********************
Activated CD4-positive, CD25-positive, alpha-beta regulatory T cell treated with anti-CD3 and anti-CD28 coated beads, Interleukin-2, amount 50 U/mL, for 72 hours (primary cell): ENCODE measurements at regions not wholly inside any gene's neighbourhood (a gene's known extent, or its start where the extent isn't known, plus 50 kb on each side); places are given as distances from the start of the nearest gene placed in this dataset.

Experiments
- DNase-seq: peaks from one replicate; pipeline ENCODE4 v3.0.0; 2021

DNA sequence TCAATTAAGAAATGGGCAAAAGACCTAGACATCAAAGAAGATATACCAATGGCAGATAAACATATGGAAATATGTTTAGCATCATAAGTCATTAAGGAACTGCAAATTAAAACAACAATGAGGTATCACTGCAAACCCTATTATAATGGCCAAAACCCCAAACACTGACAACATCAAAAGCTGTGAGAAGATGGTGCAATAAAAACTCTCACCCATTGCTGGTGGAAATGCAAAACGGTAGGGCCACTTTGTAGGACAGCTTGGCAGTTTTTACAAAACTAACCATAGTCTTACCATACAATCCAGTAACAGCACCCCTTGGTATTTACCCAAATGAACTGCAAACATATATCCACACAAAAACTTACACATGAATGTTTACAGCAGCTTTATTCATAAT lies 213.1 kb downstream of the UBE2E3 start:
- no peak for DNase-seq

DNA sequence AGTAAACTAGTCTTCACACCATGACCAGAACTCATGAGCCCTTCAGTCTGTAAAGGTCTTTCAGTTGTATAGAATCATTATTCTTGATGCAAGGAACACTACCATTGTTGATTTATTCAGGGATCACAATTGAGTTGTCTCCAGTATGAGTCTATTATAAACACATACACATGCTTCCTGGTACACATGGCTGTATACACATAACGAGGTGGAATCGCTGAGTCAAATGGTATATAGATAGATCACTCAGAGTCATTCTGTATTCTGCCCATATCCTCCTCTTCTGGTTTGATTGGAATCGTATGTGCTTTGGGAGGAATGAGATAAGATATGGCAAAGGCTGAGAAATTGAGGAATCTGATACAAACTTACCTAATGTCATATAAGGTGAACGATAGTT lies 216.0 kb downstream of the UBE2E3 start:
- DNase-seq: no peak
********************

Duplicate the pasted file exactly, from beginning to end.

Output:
Activated CD4-positive, CD25-positive, alpha-beta regulatory T cell treated with anti-CD3 and anti-CD28 coated beads, Interleukin-2, amount 50 U/mL, for 72 hours (primary cell): ENCODE measurements at regions not wholly inside any gene's neighbourhood (a gene's known extent, or its start where the extent isn't known, plus 50 kb on each side); places are given as distances from the start of the nearest gene placed in this dataset.

Experiments
- DNase-seq: peaks from one replicate; pipeline ENCODE4 v3.0.0; 2021

DNA sequence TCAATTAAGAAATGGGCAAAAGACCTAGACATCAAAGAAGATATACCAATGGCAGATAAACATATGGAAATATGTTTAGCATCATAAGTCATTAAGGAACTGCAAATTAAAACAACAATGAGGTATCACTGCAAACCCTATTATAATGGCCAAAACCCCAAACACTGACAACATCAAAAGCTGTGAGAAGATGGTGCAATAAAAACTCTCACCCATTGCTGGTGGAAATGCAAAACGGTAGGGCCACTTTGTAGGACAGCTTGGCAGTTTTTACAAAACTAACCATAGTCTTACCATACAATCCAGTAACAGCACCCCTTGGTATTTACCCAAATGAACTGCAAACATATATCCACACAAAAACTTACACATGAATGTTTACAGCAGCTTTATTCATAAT lies 213.1 kb downstream of the UBE2E3 start:
- no peak for DNase-seq

DNA sequence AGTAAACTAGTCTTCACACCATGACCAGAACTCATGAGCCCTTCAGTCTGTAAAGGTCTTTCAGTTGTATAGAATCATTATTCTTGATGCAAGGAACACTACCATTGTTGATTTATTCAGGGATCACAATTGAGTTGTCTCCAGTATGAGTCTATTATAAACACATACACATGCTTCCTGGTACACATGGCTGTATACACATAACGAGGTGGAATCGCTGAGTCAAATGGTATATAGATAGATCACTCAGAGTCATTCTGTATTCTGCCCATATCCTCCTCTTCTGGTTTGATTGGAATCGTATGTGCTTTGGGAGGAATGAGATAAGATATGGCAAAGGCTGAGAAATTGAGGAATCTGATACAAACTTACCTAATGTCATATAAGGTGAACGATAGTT lies 216.0 kb downstream of the UBE2E3 start:
- DNase-seq: no peak